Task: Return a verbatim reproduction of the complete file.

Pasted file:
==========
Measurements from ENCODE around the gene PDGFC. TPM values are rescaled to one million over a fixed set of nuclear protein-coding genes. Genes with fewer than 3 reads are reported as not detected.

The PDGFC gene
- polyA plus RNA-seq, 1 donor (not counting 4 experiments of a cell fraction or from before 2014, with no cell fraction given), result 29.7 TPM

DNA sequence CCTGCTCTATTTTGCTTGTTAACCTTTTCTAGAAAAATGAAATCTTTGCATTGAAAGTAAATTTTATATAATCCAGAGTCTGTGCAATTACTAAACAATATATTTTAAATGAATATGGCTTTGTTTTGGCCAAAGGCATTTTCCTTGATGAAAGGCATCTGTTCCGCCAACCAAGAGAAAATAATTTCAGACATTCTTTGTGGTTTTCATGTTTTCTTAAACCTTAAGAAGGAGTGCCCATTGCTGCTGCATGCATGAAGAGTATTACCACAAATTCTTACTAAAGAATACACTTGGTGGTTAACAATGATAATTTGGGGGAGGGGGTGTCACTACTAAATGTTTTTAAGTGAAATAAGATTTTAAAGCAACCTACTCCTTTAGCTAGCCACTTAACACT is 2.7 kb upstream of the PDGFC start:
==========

Measurements from ENCODE around the gene PDGFC. TPM values are rescaled to one million over a fixed set of nuclear protein-coding genes. Genes with fewer than 3 reads are reported as not detected.

The PDGFC gene
- polyA plus RNA-seq, 1 donor (not counting 4 experiments of a cell fraction or from before 2014, with no cell fraction given), result 29.7 TPM

DNA sequence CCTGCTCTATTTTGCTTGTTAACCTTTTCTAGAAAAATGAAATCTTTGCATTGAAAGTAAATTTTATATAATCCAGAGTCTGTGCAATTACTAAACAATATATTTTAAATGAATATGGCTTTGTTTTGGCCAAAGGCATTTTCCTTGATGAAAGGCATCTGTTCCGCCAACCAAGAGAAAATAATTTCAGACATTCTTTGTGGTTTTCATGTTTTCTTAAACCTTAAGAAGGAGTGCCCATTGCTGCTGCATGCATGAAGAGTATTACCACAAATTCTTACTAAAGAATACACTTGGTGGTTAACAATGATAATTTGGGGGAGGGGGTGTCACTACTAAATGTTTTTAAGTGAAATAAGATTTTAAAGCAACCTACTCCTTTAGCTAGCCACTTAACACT is 2.7 kb upstream of the PDGFC start: